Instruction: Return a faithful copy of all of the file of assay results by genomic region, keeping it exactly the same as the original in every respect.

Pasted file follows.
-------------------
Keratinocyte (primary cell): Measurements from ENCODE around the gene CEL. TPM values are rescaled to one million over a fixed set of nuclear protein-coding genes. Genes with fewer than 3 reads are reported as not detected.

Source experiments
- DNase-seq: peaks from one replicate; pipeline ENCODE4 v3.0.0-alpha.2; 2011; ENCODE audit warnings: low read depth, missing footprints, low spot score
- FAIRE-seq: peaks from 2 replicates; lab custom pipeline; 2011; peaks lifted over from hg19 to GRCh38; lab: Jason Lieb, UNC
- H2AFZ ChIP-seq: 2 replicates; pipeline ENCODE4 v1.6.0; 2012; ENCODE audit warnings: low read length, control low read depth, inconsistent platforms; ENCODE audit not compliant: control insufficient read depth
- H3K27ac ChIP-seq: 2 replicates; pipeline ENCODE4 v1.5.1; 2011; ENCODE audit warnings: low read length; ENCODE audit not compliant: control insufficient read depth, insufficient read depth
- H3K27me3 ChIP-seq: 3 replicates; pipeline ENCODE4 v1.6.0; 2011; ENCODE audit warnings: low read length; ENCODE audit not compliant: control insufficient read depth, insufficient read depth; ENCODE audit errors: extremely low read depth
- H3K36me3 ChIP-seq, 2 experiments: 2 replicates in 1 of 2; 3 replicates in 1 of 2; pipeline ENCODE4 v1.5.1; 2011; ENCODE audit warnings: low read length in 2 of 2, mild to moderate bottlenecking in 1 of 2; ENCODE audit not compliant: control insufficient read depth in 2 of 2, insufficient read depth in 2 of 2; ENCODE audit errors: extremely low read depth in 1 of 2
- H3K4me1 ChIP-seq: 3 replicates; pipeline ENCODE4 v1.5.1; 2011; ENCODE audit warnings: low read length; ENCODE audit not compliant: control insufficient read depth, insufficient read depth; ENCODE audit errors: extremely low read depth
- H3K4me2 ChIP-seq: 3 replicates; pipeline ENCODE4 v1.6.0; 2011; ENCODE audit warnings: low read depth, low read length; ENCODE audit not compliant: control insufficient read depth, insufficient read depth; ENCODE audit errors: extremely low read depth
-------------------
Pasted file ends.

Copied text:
Keratinocyte (primary cell): Measurements from ENCODE around the gene CEL. TPM values are rescaled to one million over a fixed set of nuclear protein-coding genes. Genes with fewer than 3 reads are reported as not detected.

Source experiments
- DNase-seq: peaks from one replicate; pipeline ENCODE4 v3.0.0-alpha.2; 2011; ENCODE audit warnings: low read depth, missing footprints, low spot score
- FAIRE-seq: peaks from 2 replicates; lab custom pipeline; 2011; peaks lifted over from hg19 to GRCh38; lab: Jason Lieb, UNC
- H2AFZ ChIP-seq: 2 replicates; pipeline ENCODE4 v1.6.0; 2012; ENCODE audit warnings: low read length, control low read depth, inconsistent platforms; ENCODE audit not compliant: control insufficient read depth
- H3K27ac ChIP-seq: 2 replicates; pipeline ENCODE4 v1.5.1; 2011; ENCODE audit warnings: low read length; ENCODE audit not compliant: control insufficient read depth, insufficient read depth
- H3K27me3 ChIP-seq: 3 replicates; pipeline ENCODE4 v1.6.0; 2011; ENCODE audit warnings: low read length; ENCODE audit not compliant: control insufficient read depth, insufficient read depth; ENCODE audit errors: extremely low read depth
- H3K36me3 ChIP-seq, 2 experiments: 2 replicates in 1 of 2; 3 replicates in 1 of 2; pipeline ENCODE4 v1.5.1; 2011; ENCODE audit warnings: low read length in 2 of 2, mild to moderate bottlenecking in 1 of 2; ENCODE audit not compliant: control insufficient read depth in 2 of 2, insufficient read depth in 2 of 2; ENCODE audit errors: extremely low read depth in 1 of 2
- H3K4me1 ChIP-seq: 3 replicates; pipeline ENCODE4 v1.5.1; 2011; ENCODE audit warnings: low read length; ENCODE audit not compliant: control insufficient read depth, insufficient read depth; ENCODE audit errors: extremely low read depth
- H3K4me2 ChIP-seq: 3 replicates; pipeline ENCODE4 v1.6.0; 2011; ENCODE audit warnings: low read depth, low read length; ENCODE audit not compliant: control insufficient read depth, insufficient read depth; ENCODE audit errors: extremely low read depth